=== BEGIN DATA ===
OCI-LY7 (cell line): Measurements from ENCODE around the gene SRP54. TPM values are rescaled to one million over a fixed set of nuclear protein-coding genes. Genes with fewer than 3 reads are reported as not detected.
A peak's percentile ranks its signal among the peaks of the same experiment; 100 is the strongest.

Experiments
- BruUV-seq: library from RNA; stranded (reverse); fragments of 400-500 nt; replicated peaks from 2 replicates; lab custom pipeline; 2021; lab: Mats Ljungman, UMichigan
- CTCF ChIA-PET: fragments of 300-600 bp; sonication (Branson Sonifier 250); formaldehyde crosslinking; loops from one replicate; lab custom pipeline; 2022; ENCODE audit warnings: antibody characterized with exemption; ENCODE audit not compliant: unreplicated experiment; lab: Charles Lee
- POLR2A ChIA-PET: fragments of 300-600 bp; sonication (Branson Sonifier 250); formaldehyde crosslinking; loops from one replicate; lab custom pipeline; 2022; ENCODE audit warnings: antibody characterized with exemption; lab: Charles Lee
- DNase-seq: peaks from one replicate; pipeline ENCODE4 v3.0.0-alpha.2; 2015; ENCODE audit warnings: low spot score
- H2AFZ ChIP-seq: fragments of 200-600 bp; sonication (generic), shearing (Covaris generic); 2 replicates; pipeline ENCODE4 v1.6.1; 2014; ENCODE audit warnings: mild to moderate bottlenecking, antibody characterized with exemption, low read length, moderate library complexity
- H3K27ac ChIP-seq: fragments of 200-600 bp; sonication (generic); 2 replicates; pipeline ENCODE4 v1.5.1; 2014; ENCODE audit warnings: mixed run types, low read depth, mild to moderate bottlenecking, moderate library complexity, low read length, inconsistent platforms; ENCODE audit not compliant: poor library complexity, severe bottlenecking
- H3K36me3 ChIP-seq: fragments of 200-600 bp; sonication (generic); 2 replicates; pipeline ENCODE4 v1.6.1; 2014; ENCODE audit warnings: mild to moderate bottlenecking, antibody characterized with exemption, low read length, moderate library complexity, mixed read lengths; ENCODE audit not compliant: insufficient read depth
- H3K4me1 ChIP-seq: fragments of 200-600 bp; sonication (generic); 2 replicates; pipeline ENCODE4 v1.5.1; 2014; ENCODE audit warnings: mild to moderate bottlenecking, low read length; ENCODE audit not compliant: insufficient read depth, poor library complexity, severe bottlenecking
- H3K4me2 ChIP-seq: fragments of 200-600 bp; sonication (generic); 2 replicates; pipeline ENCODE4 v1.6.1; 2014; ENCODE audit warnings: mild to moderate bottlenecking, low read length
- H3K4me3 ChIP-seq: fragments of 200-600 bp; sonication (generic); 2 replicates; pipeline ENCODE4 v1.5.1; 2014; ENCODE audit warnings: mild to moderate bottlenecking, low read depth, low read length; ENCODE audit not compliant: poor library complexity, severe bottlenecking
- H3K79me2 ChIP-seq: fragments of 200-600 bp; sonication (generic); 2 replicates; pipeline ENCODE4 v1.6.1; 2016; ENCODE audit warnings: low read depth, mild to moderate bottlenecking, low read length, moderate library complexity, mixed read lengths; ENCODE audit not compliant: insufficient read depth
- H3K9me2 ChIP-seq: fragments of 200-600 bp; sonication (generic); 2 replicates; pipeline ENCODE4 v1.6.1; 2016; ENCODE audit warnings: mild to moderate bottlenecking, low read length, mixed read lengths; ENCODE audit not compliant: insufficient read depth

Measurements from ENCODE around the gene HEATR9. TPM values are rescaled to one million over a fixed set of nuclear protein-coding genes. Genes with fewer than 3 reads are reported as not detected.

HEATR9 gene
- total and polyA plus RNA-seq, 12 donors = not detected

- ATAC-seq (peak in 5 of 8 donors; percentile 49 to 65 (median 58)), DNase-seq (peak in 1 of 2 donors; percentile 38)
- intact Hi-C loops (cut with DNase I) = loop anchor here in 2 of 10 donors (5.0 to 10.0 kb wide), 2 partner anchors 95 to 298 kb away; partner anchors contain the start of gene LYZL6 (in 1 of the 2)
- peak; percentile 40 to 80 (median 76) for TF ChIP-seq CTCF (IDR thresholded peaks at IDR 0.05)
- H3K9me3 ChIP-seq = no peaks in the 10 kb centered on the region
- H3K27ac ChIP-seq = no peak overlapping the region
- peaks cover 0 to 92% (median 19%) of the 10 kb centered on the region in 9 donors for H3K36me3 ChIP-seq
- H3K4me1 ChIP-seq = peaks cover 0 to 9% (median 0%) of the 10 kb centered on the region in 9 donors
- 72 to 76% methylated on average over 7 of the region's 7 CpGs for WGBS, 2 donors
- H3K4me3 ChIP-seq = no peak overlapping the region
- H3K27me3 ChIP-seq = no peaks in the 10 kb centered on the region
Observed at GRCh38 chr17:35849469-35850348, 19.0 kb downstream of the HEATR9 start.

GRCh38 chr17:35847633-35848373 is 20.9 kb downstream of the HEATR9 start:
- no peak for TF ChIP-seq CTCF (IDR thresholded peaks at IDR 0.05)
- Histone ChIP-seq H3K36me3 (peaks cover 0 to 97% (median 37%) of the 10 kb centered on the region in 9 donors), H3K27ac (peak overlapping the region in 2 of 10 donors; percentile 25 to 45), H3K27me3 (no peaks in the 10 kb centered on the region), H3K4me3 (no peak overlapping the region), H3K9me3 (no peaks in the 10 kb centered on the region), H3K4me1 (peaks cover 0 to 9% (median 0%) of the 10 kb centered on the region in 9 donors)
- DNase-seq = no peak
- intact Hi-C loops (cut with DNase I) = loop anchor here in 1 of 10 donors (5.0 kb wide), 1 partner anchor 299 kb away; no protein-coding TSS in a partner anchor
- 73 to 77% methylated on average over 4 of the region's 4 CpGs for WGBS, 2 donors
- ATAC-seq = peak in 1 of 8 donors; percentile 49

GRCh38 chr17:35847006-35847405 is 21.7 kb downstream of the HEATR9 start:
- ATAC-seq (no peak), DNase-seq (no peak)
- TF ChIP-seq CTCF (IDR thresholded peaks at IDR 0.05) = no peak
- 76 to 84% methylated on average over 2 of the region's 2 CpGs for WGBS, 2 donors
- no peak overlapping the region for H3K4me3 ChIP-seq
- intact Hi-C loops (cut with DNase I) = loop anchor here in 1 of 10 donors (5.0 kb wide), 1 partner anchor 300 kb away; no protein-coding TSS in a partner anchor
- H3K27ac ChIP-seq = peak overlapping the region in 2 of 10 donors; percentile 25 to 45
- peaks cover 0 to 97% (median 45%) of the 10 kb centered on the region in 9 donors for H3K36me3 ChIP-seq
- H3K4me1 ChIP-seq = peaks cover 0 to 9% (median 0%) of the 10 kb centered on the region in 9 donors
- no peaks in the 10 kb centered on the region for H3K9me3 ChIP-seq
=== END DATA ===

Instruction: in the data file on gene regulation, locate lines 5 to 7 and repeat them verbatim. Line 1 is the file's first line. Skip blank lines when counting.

- CTCF ChIA-PET: fragments of 300-600 bp; sonication (Branson Sonifier 250); formaldehyde crosslinking; loops from one replicate; lab custom pipeline; 2022; ENCODE audit warnings: antibody characterized with exemption; ENCODE audit not compliant: unreplicated experiment; lab: Charles Lee
- POLR2A ChIA-PET: fragments of 300-600 bp; sonication (Branson Sonifier 250); formaldehyde crosslinking; loops from one replicate; lab custom pipeline; 2022; ENCODE audit warnings: antibody characterized with exemption; lab: Charles Lee
- DNase-seq: peaks from one replicate; pipeline ENCODE4 v3.0.0-alpha.2; 2015; ENCODE audit warnings: low spot score